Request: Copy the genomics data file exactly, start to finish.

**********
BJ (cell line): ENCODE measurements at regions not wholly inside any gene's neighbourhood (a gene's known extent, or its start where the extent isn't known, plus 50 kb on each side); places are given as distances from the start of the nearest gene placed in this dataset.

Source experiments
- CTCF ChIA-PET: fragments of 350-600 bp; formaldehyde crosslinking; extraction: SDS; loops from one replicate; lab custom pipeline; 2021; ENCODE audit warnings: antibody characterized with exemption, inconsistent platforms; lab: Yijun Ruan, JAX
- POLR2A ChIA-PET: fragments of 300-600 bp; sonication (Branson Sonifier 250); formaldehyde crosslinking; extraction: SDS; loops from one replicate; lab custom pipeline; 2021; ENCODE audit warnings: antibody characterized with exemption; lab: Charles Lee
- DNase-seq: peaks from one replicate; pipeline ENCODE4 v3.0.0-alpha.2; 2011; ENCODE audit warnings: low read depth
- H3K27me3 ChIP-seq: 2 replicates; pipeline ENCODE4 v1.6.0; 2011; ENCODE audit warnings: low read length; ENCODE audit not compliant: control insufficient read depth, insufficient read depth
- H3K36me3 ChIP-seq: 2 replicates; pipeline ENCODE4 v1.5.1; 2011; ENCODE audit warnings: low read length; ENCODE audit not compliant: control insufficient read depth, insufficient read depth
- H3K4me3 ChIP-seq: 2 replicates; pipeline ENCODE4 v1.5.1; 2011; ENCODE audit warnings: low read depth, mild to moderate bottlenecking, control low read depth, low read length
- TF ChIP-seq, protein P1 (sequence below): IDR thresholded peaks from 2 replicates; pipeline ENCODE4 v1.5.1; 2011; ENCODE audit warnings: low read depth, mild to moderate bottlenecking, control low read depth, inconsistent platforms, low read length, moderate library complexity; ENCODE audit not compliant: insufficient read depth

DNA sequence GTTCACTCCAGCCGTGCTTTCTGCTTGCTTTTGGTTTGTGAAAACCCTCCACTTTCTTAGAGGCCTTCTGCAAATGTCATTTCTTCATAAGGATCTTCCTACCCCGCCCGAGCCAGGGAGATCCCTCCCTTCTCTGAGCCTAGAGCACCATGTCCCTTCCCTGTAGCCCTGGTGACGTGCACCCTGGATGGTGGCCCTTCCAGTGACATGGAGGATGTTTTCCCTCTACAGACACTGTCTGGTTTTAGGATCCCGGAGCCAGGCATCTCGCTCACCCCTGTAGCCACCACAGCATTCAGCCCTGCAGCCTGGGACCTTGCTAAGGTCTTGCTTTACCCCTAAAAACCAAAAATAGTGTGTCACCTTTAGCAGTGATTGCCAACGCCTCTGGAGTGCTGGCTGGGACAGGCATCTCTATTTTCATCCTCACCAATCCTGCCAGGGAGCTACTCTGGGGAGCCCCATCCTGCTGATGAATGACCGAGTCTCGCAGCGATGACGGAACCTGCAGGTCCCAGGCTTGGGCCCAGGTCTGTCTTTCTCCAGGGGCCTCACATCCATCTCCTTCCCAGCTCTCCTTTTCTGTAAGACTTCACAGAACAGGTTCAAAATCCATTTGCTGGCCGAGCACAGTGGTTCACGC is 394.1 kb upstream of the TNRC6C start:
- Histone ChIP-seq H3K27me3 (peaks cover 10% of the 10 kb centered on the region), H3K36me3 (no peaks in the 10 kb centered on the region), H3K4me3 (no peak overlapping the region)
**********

BJ (cell line): ENCODE measurements at regions not wholly inside any gene's neighbourhood (a gene's known extent, or its start where the extent isn't known, plus 50 kb on each side); places are given as distances from the start of the nearest gene placed in this dataset.

Source experiments
- CTCF ChIA-PET: fragments of 350-600 bp; formaldehyde crosslinking; extraction: SDS; loops from one replicate; lab custom pipeline; 2021; ENCODE audit warnings: antibody characterized with exemption, inconsistent platforms; lab: Yijun Ruan, JAX
- POLR2A ChIA-PET: fragments of 300-600 bp; sonication (Branson Sonifier 250); formaldehyde crosslinking; extraction: SDS; loops from one replicate; lab custom pipeline; 2021; ENCODE audit warnings: antibody characterized with exemption; lab: Charles Lee
- DNase-seq: peaks from one replicate; pipeline ENCODE4 v3.0.0-alpha.2; 2011; ENCODE audit warnings: low read depth
- H3K27me3 ChIP-seq: 2 replicates; pipeline ENCODE4 v1.6.0; 2011; ENCODE audit warnings: low read length; ENCODE audit not compliant: control insufficient read depth, insufficient read depth
- H3K36me3 ChIP-seq: 2 replicates; pipeline ENCODE4 v1.5.1; 2011; ENCODE audit warnings: low read length; ENCODE audit not compliant: control insufficient read depth, insufficient read depth
- H3K4me3 ChIP-seq: 2 replicates; pipeline ENCODE4 v1.5.1; 2011; ENCODE audit warnings: low read depth, mild to moderate bottlenecking, control low read depth, low read length
- TF ChIP-seq, protein P1 (sequence below): IDR thresholded peaks from 2 replicates; pipeline ENCODE4 v1.5.1; 2011; ENCODE audit warnings: low read depth, mild to moderate bottlenecking, control low read depth, inconsistent platforms, low read length, moderate library complexity; ENCODE audit not compliant: insufficient read depth

DNA sequence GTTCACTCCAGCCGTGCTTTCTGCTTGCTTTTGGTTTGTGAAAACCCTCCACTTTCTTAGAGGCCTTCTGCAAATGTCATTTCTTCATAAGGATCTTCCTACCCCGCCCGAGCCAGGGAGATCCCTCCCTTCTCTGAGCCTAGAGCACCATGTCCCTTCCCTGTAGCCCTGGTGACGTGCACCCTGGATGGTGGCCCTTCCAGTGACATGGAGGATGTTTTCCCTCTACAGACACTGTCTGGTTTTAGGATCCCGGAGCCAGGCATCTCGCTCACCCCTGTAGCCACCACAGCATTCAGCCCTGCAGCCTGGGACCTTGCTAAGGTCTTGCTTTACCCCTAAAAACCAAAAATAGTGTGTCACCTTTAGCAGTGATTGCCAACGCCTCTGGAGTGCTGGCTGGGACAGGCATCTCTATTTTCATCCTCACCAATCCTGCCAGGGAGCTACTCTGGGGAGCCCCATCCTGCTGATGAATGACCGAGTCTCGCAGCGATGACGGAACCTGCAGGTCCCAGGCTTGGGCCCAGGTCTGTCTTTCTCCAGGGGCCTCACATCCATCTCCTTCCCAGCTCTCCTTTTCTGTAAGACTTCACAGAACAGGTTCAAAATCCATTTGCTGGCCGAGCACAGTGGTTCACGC is 394.1 kb upstream of the TNRC6C start:
- Histone ChIP-seq H3K27me3 (peaks cover 10% of the 10 kb centered on the region), H3K36me3 (no peaks in the 10 kb centered on the region), H3K4me3 (no peak overlapping the region)